A young man's determined efforts to revive his ancestral language — which started with grassroots language nights in his father's home five years ago — reached a new milestone this week with the announcement that he'll be leading a full-time adult immersion program for the Skwomesh language at Simon Fraser University in September.
"My heart just soars when I have opportunities to speak to others in my language. Right now, I don't have enough people," says 26-year-old Khelsilem (his traditional Skwomesh name).
The program would like to have 15 students learning Sk̲wx̱wú7mesh sníchim (the 7 represents a glottal stop or a slight pause) — or in English, the Skwomesh language — seven hours a day, five days a week.
Khelsilem will be one of two lead instructors of the program, which is now accepting applicants. After completing 1,000 classroom hours, students graduate with a certificate in First Nations language proficiency.
It's modeled after similar indigenous language programs in Canada and New Zealand. Khelsilem says he was inspired by a trip to the community of Kahnawake in Quebec, where he learned about Mohawk immersion efforts.
"I was able to see how many years of running an adult immersion program has created a community of language speakers … that permeates through many institutions in the community, whether schools, community centres, hospital, daycares or administrative centres," says Khelsilem.
"When I saw that, it was clear to me what was really needed in my community."
The Squamish Nation has a population of 4,000 members with a vast traditional territory that ranges from North Vancouver to the city of Squamish, 60 kilometres north of Vancouver.
But a 2014 report on the status of B.C. First Nations languages listed Sk̲wx̱wú7mesh sníchim as "critically endangered," with only seven fluent speakers remaining.
Until now, the options for Squamish Nation members interested in learning the language have been limited to Skwomesh classes in local elementary and high schools. There are also evening classes for adult learners, which are university-accredited but sporadic. Khelsilem says a few hours a week of language instruction can't turn a student into a language speaker.
"You might become knowledgeable in aspects of the language, but it won't make you into a conversational speaker that can talk to fluent speakers, or describe events, people and locations."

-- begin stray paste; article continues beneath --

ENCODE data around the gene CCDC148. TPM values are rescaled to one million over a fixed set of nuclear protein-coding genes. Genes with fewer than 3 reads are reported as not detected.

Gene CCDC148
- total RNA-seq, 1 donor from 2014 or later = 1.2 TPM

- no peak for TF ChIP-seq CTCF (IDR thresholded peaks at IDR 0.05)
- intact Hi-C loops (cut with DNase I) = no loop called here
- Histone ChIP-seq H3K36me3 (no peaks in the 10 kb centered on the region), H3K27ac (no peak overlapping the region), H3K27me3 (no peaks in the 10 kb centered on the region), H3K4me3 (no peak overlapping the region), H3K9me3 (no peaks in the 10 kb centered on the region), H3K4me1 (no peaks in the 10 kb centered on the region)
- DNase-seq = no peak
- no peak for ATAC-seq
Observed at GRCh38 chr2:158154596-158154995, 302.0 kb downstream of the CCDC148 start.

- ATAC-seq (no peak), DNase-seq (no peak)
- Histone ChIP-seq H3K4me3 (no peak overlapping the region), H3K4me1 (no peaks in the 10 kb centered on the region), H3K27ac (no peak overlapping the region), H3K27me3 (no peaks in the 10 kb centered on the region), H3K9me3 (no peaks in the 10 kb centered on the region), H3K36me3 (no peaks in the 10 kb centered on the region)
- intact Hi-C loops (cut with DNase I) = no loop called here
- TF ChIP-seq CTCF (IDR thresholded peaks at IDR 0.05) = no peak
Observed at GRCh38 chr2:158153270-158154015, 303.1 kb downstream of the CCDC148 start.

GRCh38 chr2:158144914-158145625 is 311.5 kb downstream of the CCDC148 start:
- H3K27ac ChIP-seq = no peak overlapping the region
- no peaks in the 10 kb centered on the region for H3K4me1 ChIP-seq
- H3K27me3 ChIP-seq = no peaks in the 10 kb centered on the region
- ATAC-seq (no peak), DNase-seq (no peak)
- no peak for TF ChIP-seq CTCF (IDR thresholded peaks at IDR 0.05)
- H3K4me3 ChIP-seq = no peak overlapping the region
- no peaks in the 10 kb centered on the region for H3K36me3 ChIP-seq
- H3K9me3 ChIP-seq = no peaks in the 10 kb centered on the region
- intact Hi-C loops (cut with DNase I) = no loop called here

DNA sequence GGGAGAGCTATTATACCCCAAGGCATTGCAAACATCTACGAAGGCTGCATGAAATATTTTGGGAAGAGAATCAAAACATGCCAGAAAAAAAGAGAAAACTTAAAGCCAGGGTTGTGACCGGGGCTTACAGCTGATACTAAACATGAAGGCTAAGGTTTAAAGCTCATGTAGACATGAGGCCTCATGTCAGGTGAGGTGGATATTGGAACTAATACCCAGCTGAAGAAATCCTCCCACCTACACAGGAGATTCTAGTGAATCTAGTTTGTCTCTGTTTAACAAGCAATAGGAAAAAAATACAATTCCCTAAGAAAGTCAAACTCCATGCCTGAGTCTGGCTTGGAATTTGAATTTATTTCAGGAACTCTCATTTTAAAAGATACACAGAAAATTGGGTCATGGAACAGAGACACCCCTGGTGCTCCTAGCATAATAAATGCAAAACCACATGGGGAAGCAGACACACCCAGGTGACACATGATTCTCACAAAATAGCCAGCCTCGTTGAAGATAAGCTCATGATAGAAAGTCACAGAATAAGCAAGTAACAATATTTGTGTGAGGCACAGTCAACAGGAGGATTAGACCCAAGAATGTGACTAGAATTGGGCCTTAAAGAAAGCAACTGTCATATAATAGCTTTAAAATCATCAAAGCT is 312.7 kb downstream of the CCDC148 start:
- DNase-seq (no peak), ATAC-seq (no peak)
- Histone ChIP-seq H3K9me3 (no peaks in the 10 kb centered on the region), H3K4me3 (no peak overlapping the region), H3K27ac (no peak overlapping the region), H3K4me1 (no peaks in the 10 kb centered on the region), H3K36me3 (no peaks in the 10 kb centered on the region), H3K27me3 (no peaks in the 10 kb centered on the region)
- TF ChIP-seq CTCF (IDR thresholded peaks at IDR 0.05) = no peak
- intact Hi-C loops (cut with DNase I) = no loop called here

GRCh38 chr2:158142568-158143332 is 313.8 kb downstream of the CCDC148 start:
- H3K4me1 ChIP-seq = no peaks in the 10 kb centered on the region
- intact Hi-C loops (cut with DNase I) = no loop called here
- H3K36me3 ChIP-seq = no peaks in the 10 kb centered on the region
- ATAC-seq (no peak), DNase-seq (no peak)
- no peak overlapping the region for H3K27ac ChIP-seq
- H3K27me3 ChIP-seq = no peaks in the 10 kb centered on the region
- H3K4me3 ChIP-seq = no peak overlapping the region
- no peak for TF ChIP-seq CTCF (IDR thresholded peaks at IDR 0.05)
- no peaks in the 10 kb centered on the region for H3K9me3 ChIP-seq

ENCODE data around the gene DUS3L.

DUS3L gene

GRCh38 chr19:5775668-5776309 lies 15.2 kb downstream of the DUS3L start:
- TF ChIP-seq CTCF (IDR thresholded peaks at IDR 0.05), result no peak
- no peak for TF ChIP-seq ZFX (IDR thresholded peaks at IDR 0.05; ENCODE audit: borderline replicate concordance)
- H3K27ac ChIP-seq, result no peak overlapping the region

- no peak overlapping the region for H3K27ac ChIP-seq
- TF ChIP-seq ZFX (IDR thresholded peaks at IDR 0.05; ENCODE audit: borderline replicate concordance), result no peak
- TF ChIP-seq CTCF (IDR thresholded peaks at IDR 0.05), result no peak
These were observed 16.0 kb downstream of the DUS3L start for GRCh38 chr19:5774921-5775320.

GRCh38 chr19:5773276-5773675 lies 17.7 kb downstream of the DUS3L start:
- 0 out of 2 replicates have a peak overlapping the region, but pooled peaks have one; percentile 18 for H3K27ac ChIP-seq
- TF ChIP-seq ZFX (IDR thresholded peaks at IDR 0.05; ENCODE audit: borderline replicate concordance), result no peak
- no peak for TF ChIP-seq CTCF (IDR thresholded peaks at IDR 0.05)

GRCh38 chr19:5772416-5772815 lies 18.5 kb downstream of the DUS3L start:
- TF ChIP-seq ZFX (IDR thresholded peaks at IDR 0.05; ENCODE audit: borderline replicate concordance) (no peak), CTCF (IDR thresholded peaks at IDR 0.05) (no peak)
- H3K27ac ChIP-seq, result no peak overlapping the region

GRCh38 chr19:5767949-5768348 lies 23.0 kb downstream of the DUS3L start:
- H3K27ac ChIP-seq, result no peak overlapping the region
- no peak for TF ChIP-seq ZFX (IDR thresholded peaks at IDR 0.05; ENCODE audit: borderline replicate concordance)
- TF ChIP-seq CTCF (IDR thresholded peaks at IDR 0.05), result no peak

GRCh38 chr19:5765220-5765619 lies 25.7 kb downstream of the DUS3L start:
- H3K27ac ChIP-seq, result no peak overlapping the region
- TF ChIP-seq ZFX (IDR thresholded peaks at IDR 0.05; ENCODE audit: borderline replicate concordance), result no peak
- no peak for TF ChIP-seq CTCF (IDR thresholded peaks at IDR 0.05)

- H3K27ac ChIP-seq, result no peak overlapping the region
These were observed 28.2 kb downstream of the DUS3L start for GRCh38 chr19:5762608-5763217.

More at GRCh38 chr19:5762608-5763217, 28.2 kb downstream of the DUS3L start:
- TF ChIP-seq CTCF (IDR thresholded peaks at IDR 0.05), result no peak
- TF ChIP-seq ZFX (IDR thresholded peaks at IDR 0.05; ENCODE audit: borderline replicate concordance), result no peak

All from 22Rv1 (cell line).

Professor Marianne Ignace, the director of SFU's First Nations Language Centre, believes the Sk̲wx̱wú7mesh sníchim immersion project has exciting prospects for revitalizing the language.
It's a trailblazing project (in British Columbia)," says Ignace, a community member of the Skeetchesen First Nation and fluent speaker of secwepemctsin.
"We know in our hearts it's nearly impossible for somebody who studies their First Nations language at the pace of two to three hours a week — and they need to pump in 1,000 hours to get good at it."
SFU has certified over 200 students in 15 indigenous languages over the past two decades, says Ignace but only recently began offering opportunities to learn in immersion settings.
The centre ran a four-month immersion "boot-camp" for the Haida language in Haida Gwaii last winter. It's also piloting a "language house" project with the Osoyoos First Nation and Penticton Indian Band, immersing 15 students in the Okanagan language, known as nsyilxcen, for two-days per week.
"We can see how much faster learners are able to progress, if it's the full-time immersion based approach," says Ignace.
"It's hard to sustain that energy, but we're losing our elders so fast. We're in a desperate situation to produce intermediate and advanced speakers as fast as we can."
Funding indigenous language learning
Khelsilem, a semi-fluent speaker of Sk̲wx̱wú7mesh sníchim, began learning from cassette tapes as a teenager. Once he became more proficient, he launched an online language blog in 2011, designed to reach and teach Squamish Nation members in any location with his self-designed podcasts and YouTube videos.
That evolved into a Language House, where three residents lived and spoke Sk̲wx̱wú7mesh sníchim daily.
All these efforts were do-it-yourself volunteer affairs, supplemented with contributions from crowdfunding campaigns. But Khelsilem says he recognizes the key to developing a community of language speakers is to make it financially viable for language students.
"A couple ofpost community members have indicated their boss would give them a year leave of absence to take the program, but they won't be earning income during that time. We want to make language learning financially accessible to people."
The partnership with Simon Fraser University means students who are First Nation members will be eligible to apply for post-secondary funding to cover tuition costs, as well as a monthly living allowance.
Khelsilem has founded a not-for-profit organization called Kwi Awt Stelmexw, hoping to raise $30,000 for student scholarships, and plans to hold a gala fundraiser this March in North Vancouver.